For many projects the regulatory framework is perceived as not being appropriate to ensure the delivery of new infrastructures even when they have been identified as necessary to complete the integration of the European gas market. The following graph shows in more detail the regulatory challenges faced by promoters according to their project submission. The category “Other” covers promoters responses where a specific category of barrier was not provided and the comments did not allow it to be further categorized 1) .
The level of rate of return is perceived as a major obstacle. Setting the level is exclusively subject to the national regulatory regimes but should encourage long-term investments with a reasonable rate of return. If the rate is too low or not sufficiently stable, then in- vestments will be put at risk and consequently the completion of the internal gas market. The setting of the rate should strike the right balance between the benefits of further market integration and the impact on transmission tariffs which represent a moderate share of the wholesale market price of gas. The practice of applying incentives, such as premium rates of return for higher risk projects, has already been adopted by some Member States. As part of the Framework Guidelines and Network Code processes on Capacity Allocation Mechanism and Harmonised Transmission Tariff Structures for
Rate of Return Low price of short term capacity Capacity quotas Lack of proper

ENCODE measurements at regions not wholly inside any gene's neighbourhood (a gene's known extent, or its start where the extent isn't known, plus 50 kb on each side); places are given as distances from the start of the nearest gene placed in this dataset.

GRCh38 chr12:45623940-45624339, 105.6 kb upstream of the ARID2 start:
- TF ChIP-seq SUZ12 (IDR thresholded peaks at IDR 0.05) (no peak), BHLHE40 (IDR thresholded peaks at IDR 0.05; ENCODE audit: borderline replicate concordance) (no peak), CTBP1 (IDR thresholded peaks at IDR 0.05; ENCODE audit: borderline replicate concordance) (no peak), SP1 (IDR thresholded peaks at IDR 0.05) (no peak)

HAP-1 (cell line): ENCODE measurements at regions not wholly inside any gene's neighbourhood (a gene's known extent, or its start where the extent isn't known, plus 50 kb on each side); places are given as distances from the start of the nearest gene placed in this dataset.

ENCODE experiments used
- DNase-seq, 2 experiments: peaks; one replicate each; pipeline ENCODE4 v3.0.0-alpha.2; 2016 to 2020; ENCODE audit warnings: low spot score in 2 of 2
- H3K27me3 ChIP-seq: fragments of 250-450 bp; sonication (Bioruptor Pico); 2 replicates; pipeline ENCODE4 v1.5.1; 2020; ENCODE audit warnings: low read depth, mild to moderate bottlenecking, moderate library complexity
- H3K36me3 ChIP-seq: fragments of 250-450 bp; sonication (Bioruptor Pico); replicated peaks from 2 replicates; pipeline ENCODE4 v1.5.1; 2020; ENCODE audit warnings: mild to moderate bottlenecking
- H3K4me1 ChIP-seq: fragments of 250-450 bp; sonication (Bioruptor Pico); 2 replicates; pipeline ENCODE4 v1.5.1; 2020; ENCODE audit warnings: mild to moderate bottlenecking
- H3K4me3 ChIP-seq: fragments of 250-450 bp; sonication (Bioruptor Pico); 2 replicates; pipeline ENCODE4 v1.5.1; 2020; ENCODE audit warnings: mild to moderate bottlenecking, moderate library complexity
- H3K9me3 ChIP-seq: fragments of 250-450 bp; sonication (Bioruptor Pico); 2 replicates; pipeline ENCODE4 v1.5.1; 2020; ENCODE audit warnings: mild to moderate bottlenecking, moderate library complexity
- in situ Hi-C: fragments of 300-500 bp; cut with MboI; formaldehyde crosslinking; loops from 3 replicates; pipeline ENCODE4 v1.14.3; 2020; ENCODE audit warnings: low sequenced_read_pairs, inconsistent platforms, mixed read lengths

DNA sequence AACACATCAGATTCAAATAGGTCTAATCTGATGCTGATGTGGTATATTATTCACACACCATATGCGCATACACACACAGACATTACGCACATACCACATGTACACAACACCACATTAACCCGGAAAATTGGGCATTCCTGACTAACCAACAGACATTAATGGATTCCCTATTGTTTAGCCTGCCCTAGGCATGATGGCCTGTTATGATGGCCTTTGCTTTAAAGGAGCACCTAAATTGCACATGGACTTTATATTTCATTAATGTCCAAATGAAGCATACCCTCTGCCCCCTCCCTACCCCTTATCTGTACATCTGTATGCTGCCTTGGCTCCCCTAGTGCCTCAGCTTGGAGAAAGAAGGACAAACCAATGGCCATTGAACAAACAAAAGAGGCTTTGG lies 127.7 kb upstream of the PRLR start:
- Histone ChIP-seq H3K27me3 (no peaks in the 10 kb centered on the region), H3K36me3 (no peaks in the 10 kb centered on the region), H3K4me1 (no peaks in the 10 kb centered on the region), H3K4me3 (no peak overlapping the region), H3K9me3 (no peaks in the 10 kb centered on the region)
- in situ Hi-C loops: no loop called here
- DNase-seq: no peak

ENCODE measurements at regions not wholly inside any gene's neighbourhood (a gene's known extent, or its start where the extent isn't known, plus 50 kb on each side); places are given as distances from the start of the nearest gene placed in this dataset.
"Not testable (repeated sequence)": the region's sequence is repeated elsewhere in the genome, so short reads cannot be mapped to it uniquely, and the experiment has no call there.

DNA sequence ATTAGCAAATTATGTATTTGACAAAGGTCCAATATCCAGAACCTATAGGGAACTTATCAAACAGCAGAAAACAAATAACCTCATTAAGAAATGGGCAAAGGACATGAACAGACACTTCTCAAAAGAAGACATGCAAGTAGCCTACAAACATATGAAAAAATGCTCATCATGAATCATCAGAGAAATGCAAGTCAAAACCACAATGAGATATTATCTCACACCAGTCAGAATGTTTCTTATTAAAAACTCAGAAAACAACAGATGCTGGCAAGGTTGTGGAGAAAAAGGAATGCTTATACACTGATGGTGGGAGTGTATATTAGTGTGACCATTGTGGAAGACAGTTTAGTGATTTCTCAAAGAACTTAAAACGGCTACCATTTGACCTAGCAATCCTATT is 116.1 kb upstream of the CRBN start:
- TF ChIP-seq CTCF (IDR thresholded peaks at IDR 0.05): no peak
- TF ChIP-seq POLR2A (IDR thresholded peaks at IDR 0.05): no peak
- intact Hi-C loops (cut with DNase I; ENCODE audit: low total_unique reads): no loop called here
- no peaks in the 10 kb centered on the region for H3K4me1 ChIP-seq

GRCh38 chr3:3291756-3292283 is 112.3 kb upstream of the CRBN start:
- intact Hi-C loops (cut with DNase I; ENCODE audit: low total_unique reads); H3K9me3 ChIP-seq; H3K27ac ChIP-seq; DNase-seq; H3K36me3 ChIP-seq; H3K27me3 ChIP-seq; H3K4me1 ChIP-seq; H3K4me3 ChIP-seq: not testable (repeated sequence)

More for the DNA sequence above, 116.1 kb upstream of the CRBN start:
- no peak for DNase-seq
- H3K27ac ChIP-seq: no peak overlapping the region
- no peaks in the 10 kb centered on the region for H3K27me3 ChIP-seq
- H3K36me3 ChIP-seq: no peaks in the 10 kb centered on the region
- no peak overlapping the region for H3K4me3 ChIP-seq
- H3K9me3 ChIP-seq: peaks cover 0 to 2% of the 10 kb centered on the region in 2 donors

transposition of EU regulations Other
Figure 3.3: Overview of Regulatory related project barriers
Gas, NRAs have followed the request of some market players in favouring low priced short term capacity products and quotas. In addition to revenue recovery issues, which such mechanisms could induce, they are inadequate for triggering new in- vestments. In addition, within the development process of the draft Tariff Network Code some network users have claimed the right to cancel all or part of their capacity bookings linked to tariff changes. If such situation would emerge, this will lead to cross-subsi- dies between network users as a result of revenue neutrality for the operators furthermore the value of any long term commitment would be weakened. This would be major risk for investment realization. The TEN-E Regulation was designed to support the delivery of key infrastructure projects necessary to the completion of the Integrated Energy Market. Many network users presume that associated EU financing will reduce their need of financial com- mitment. Such expectation could result in an even lower willingness of the market to commit in new infrastructures. In parallel, the cross-border cost allocation, which was anticipated as new tool to foster investment decision, now appears to many pro- moters as a source of delay and uncertainty. The second selection of PCIs should address some concerns regarding the efficien- cy of the selection process and could also help to identify good practices in terms of permitting and regulatory incentives. Such mechanisms should then be extended to all projects to help the market to deliver the required infrastructure projects. Feedback from some project promoters suggests that the TEN-E Regulation, Gas Target Model discussions and recent emphasis on Security of Supply seem to have shifted the focus away from the full implementation of the Third Energy Package and market-based solution across Europe. As identified by promoters, the resulting lack of implementation in some parts of Europe is an obstacle to new investment deci- sions.